To my surprise this morning I walked into the bathroom designated for transgendered people. The door was not labeled ( it is now) and I was clearly not welcome. Yes, transgendered people are making their presence known at this Convention and making the push for their place at the table.
Welcome to your future, O Episcopal Church!

Further comment, at this point, would be superfluous.


  1. Think I will read from the ESV in our liturgy the first Sunday after it is banned.

  2. If I could ask KJS one question (that she had to answer), it would be something like this: "You talk about love and including all peoples in the church you lead, but when we look around the Episcopal church and hear the stories of individual Episcopalians (and former Episcopalians), we get another picture of how this institutional church treats people whose belief differs from what is now being professed by your church leaders. How much longer can you keep claiming that ECUSA is an 'inclusive church' when it seems like ECUSA makes more people feel despised and unwelcome than loved and welcomed? (And before you respond, we have the attendance roles for your attention.)"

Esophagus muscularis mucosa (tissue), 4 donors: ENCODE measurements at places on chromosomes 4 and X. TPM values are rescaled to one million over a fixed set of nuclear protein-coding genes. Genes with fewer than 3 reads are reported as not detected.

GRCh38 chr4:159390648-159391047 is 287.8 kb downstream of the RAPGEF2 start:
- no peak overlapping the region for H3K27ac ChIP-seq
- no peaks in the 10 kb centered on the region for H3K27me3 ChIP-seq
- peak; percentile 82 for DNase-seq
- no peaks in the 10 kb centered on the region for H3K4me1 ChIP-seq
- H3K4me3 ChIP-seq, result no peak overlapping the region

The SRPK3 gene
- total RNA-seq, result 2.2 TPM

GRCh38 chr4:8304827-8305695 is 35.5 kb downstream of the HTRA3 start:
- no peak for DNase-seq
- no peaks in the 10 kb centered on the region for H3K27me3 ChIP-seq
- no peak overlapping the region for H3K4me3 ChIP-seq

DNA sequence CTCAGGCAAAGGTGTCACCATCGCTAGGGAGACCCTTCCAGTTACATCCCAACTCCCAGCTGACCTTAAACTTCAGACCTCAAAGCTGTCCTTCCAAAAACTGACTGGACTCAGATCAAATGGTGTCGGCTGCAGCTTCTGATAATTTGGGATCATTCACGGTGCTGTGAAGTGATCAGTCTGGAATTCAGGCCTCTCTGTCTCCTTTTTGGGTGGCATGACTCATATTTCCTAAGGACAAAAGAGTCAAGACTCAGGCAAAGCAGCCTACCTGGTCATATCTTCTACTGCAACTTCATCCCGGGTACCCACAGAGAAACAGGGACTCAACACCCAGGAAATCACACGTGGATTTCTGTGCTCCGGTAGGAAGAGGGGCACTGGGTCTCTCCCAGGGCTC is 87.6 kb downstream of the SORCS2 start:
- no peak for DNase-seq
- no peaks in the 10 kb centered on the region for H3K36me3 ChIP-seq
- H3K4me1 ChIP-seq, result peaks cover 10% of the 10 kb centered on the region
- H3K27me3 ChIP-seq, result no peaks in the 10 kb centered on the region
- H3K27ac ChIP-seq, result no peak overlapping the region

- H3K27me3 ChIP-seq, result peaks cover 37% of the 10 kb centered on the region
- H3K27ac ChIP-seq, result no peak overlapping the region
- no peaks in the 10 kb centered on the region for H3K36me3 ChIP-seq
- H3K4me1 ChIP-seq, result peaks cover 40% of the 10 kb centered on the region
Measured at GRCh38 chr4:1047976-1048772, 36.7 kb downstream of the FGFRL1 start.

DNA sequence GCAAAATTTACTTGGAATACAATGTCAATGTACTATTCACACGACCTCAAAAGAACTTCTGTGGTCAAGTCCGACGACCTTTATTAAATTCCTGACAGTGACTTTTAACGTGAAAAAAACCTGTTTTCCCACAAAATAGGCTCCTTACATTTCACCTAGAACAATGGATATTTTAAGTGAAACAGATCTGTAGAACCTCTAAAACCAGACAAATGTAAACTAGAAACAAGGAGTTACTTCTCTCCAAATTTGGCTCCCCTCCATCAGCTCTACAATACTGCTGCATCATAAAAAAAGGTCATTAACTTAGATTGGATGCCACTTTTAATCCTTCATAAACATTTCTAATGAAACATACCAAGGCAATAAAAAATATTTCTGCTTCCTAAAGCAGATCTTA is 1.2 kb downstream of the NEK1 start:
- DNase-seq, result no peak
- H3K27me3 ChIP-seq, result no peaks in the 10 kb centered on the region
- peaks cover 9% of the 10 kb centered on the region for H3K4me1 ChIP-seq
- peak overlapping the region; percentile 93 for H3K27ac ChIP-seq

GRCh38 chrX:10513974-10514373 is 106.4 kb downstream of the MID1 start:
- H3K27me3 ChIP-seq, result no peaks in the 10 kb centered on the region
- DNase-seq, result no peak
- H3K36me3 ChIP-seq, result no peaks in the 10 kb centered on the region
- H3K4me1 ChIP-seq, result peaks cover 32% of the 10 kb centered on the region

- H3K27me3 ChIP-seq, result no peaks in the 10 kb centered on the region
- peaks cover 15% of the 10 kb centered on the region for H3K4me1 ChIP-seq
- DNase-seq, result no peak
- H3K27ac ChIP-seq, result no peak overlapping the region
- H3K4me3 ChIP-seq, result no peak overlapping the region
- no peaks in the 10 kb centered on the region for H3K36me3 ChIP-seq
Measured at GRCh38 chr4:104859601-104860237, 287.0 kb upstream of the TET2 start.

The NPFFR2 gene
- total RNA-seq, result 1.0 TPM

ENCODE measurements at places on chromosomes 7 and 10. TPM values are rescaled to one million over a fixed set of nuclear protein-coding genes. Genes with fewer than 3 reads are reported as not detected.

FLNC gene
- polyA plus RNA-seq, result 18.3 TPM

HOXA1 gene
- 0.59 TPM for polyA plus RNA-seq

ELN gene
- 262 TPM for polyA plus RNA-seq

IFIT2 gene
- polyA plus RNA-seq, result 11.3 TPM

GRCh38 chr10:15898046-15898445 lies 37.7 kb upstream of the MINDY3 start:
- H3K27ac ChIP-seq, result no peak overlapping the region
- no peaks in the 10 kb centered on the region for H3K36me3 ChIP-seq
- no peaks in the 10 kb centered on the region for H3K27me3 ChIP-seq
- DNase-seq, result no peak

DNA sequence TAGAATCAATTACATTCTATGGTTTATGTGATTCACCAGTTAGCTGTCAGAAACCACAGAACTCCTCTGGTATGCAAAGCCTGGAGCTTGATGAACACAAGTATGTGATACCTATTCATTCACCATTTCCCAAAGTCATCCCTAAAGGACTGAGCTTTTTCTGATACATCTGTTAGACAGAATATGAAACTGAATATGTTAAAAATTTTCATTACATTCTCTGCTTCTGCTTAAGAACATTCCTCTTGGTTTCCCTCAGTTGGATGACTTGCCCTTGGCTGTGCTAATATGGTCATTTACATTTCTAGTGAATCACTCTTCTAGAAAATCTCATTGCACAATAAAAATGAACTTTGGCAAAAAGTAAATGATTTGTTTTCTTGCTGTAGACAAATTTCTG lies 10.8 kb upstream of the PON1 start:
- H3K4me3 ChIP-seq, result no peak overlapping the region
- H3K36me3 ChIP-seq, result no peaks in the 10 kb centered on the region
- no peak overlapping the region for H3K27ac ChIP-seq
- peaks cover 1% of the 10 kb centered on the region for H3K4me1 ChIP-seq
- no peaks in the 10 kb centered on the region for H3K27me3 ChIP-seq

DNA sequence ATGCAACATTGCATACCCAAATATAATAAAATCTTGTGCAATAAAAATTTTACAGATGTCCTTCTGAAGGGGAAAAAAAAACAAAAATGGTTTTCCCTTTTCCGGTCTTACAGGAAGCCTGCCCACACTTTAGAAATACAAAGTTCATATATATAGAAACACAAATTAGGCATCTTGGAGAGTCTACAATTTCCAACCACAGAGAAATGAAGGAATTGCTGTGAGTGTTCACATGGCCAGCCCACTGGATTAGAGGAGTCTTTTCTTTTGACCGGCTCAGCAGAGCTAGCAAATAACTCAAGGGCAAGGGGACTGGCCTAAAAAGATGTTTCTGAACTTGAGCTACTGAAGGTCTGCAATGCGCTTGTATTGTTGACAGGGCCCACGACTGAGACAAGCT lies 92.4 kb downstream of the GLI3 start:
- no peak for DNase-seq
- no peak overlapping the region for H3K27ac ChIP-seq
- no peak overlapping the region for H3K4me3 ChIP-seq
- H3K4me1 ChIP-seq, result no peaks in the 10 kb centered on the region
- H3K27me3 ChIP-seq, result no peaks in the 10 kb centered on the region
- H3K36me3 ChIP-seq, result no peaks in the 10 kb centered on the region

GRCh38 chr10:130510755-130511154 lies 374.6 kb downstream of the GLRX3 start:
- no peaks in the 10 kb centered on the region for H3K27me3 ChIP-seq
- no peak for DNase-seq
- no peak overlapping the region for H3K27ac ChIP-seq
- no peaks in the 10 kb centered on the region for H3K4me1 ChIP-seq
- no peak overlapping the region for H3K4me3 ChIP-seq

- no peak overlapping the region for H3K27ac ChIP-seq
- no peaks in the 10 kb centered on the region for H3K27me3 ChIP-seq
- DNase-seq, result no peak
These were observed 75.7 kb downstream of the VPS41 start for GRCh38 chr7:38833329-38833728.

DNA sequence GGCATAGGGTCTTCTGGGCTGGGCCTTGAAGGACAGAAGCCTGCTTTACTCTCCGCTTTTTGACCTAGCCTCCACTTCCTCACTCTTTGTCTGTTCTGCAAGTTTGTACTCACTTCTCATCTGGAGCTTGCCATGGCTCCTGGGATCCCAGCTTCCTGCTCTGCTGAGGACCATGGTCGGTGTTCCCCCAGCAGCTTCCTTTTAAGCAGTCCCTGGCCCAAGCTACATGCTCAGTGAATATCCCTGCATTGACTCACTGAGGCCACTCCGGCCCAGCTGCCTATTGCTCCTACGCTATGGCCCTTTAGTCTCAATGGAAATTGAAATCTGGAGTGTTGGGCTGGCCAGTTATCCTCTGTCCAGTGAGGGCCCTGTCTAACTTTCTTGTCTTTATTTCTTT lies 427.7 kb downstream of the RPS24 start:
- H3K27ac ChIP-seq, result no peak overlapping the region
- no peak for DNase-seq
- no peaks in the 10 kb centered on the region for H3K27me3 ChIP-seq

3. Response to kiwianglo's demeaning question:

    We are happy to respond to questions here if (a) they are politely and civilly put; and (b) they show an understanding of what the article said. Your query demonstrates neither of those qualities, and so has been consigned to oblivion.

    Moreover, you directed it at the wrong person.

  4. I don't know nor care what kiwianglo said, but your response really tickles me!

  5. I appreciate the humor and insight, and I gratefully acknowledge your role in defending Christianity, but I am at the point where I regularly experience painful grieving at the dying of my church.

    I am finally beginning to understand the words "Onward Christian soldiers, marching as to war..." May it now be sung in every church, every Sunday.

  6. Hmmm I like the ESV for its readability when reading aloud. I will say that there are several instances, beyond use of the anachronism "homosexuality," which would render the ESV a lesser choice for scholarly study.